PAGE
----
15. Issues in DeterminingMethod of Production • Required machinery • Sequence of operations • Facility layout • Procedures and job training • Safety of employees Transparency 6.23

  16. Human Engineering (Slide 1 of 2) • Consideration of people in the design of products and facilities • Ergonomics enhance functional effectiveness of product and improve the health, safety and satisfaction of the user Transparency 6.25a

  17. Human Engineering (Slide 2 of 2) • Strategic advantage: improve product comfort and safety which improves its value to customer • Operating advantage: increases productivity by making a job easier • Legal advantage: makes products and facilitates safer which reduces law suits Human Engineering Transparency 6.26b

  18. Role of Operations Management • Produce product • As design • By process selected • With available equipment, people and materials • Overcoming problems in full-scale production • Facility design and layout • Material management • Training Transparency 6.26

  19. Role of Suppliers inProduct Development • Customers and suppliers share design responsibilities and capabilities • Involved suppliers respond more quickly and better meet the needs of the customer • Suggest alterations in product design for better quality and lower cost • Improved participation to benefit overall product design GM Transparency 6.27

  20. Role of Finance inProduct Design • Capital formation • Evaluation of product and profit potential Transparency 6.28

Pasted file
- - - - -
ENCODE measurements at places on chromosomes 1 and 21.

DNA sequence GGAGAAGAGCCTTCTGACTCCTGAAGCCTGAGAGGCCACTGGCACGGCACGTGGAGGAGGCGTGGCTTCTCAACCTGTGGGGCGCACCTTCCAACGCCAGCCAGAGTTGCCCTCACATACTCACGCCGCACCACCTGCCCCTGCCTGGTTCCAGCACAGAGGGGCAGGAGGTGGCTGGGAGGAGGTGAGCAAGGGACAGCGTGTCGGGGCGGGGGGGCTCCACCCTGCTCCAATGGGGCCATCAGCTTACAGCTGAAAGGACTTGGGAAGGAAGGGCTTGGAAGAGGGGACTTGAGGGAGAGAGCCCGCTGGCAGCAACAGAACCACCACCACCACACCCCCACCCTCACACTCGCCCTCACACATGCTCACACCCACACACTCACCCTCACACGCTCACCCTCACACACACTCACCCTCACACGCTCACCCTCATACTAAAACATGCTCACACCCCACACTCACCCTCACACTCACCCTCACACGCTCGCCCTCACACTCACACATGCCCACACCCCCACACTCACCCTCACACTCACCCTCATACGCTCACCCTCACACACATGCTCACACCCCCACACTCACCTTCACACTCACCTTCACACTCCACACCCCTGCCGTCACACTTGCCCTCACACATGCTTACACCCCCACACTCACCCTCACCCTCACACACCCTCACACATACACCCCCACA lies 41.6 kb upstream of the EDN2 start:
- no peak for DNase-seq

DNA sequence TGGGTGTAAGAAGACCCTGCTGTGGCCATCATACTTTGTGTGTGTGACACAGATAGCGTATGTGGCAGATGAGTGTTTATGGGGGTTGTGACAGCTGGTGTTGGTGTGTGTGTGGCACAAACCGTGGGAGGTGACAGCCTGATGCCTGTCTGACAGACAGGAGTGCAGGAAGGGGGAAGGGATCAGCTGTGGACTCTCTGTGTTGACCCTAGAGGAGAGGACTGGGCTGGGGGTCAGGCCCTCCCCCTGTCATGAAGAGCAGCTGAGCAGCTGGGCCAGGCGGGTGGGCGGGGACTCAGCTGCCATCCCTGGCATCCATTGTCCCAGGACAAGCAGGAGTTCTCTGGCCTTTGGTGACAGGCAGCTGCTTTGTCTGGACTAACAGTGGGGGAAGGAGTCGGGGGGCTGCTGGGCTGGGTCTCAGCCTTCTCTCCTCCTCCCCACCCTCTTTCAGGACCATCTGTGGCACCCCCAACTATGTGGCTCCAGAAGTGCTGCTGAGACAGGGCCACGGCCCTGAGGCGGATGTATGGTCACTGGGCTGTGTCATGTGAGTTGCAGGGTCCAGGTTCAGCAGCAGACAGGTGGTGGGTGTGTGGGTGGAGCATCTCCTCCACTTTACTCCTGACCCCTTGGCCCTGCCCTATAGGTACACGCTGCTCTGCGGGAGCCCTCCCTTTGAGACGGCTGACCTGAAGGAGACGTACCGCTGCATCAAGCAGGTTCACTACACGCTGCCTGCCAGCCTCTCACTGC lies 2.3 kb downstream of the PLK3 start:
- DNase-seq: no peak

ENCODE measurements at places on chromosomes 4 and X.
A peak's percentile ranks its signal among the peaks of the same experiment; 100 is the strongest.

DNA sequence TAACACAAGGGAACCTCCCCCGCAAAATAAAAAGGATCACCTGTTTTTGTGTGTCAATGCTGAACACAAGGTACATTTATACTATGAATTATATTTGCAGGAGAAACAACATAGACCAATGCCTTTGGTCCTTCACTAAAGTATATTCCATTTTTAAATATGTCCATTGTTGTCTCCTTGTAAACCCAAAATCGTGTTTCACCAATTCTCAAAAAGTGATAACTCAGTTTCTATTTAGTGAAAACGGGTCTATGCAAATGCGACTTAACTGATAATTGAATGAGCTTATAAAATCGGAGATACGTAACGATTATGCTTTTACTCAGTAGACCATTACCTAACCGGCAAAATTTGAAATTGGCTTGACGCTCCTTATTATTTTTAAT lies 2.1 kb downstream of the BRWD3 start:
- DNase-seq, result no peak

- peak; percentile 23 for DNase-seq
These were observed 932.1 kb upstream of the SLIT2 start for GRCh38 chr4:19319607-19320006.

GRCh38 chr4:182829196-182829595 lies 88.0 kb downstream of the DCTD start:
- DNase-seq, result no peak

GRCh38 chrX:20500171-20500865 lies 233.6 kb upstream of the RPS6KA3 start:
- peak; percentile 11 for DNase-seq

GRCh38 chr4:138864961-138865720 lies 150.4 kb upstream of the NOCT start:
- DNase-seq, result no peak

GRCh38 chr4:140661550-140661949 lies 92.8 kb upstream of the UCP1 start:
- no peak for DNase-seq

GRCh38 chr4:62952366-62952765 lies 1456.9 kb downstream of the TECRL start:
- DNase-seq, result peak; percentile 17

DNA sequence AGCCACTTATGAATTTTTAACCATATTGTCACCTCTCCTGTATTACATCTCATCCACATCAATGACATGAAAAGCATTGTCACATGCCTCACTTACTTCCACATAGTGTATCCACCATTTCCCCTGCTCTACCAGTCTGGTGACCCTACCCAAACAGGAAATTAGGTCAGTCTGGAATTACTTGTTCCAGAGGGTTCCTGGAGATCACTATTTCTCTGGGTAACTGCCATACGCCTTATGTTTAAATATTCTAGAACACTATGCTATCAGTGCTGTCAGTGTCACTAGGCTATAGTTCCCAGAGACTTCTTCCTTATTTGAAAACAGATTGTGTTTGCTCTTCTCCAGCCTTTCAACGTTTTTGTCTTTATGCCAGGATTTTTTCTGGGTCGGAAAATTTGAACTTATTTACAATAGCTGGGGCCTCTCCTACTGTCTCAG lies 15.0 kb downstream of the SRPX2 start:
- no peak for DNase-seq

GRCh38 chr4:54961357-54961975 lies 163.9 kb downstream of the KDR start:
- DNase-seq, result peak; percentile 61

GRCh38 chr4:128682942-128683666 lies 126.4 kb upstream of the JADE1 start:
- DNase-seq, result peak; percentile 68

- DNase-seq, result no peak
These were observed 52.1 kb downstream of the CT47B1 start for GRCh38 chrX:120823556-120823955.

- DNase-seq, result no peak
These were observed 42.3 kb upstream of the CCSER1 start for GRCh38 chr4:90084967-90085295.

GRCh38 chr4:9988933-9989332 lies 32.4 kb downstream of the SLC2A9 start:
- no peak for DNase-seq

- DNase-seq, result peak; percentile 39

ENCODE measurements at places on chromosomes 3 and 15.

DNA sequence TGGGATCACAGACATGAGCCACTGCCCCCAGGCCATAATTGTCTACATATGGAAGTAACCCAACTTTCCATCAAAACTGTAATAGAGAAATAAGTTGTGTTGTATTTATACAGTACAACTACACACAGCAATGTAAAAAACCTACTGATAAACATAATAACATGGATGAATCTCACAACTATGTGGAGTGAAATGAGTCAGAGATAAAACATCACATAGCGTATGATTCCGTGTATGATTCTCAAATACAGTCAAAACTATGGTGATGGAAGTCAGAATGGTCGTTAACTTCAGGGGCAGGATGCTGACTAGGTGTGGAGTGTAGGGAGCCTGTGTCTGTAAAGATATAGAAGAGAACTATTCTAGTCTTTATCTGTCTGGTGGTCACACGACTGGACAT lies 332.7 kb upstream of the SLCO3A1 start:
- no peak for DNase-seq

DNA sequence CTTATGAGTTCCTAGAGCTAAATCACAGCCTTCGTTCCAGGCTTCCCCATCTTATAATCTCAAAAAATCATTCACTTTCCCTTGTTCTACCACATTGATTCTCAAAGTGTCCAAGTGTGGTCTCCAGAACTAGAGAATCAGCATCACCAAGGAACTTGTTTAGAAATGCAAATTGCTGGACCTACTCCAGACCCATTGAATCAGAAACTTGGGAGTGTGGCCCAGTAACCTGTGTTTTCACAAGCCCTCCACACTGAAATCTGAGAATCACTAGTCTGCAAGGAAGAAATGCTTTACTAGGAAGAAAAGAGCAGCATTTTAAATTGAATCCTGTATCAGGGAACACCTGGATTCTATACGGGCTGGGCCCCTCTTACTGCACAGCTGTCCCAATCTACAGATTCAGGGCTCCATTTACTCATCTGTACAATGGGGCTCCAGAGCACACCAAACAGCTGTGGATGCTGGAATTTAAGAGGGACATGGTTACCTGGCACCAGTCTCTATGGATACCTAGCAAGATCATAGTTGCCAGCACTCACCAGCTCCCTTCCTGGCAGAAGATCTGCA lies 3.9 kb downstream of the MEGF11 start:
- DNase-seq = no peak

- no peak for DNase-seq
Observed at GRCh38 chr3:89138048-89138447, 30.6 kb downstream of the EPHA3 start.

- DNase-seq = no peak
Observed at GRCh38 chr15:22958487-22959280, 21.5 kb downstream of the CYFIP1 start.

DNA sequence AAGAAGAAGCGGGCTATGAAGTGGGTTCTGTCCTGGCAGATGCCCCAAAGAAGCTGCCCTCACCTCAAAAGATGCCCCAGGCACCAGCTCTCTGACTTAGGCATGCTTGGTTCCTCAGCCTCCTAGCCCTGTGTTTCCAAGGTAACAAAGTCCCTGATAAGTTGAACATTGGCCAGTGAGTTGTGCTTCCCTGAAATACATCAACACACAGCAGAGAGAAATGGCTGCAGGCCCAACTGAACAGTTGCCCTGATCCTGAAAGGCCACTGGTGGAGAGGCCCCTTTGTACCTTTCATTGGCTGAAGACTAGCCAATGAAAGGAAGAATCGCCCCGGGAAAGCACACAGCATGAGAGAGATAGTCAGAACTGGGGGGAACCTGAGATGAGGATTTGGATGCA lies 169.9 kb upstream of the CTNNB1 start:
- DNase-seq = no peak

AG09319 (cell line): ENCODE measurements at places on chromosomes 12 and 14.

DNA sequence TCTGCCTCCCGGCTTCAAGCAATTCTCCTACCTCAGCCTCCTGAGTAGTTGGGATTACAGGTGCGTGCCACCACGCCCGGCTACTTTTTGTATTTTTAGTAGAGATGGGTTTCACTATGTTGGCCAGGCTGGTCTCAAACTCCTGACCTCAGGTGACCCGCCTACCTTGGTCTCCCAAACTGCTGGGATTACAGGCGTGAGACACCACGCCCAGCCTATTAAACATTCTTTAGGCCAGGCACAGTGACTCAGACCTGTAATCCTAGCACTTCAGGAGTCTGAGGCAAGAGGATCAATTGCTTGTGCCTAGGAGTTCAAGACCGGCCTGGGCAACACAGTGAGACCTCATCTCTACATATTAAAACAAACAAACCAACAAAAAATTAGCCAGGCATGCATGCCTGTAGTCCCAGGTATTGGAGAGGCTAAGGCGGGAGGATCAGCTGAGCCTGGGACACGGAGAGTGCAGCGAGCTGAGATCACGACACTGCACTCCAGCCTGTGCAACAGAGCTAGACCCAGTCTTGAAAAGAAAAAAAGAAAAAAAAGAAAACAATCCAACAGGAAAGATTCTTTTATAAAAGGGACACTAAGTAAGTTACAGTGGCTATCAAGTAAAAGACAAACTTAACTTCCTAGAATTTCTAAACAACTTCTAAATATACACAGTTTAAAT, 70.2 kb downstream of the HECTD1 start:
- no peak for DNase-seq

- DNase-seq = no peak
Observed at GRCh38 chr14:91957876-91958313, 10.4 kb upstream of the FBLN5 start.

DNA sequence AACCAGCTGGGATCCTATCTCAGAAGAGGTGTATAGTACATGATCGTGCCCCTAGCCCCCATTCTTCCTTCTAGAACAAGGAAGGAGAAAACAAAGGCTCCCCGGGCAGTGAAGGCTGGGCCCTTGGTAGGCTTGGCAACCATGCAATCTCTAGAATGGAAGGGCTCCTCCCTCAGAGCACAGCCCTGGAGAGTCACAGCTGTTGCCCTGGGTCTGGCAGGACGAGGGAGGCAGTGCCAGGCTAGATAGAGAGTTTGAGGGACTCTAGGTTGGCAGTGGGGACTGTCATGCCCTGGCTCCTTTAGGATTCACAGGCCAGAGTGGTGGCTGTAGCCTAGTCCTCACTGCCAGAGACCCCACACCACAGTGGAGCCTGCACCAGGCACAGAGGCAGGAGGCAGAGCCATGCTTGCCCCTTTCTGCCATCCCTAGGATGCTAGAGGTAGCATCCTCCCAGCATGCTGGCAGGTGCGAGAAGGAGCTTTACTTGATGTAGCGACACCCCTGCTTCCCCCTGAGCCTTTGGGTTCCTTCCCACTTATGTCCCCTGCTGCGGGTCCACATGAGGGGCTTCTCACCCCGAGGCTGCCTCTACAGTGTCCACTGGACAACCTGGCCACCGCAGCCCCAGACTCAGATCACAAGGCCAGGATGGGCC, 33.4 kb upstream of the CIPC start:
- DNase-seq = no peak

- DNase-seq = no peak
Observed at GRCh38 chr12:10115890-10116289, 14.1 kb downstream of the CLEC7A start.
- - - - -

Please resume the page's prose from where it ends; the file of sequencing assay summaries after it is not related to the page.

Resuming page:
21. Information for Decision Making Product design decisions require significant amounts of information beginning with market research studies through the final launch of the product. This information is critical to effective decision making. Transparency 6.29

  22. Quality Function Deployment (QFD) • Technique used to: • Focus the attention of the product development team on the quality object • Focus attention on customer needs • Customer requirements are “attributes” • Each attribute or group of attributes are assessed • Attributes are then translated into design characteristics Transparency 6.31

  23. Chapter 8Process Selection: Volume Drives Costs and Profits IDS 605 Busing

  24. Process Selection • Process selection includes: • Technical issues–basic technology used to produce a service or good • Volume or scale decision–using the proper amount of mechanization to leverage the organization’s work force Work Force MECHANIZATION Transparency 8.1

  25. Product Design, Process Selection, and Capacity Decisions Transparency 8.2 (Exhibit 8.1)

  26. Understanding the Scale Factor • Economies of scale doctrine • most efficient size for a facility • most efficient size for a firm • Put a large volume of the same product across the same equipment or fixed cost base. • Economies of scope occurs when a large volume and high variety of products are produced by the same equipment for fixed cost base Transparency 8.5

  27. Scale Factor: Cost-VolumeProfit Model (Slide 1 of 3) TR= (SP) (Xs) TR = Total Revenue SP = Selling price/unit Xs = Number of units sold TC = FC + (VC) (Xp) TC = Total cost FC = Fixed cost VC = Variable cost/unit Xp = Number of units produced Transparency 8.6a

  28. Scale Factor: Cost-VolumeProfit Model (Slide 2 of 3) The profit (P) equation is P = TR -TC P = SP(Xs) - {FC + VC(Xp)} If X= Xs = Xp, then P = SP(X) - {FC + VC(X)} P = SP(X) - VC(X) - FC P + FC = (SP - VC)(X) Transparency 8.6b

  29. Scale Factor: Cost-VolumeProfit Model (Slide 3 of 3) Solve for X as follows: X = If C is defined as contribution/unit, then C = (SP - VC). Then the equation becomes X= (P + FC) (SP - VC) (P + FC) C Transparency 8.6c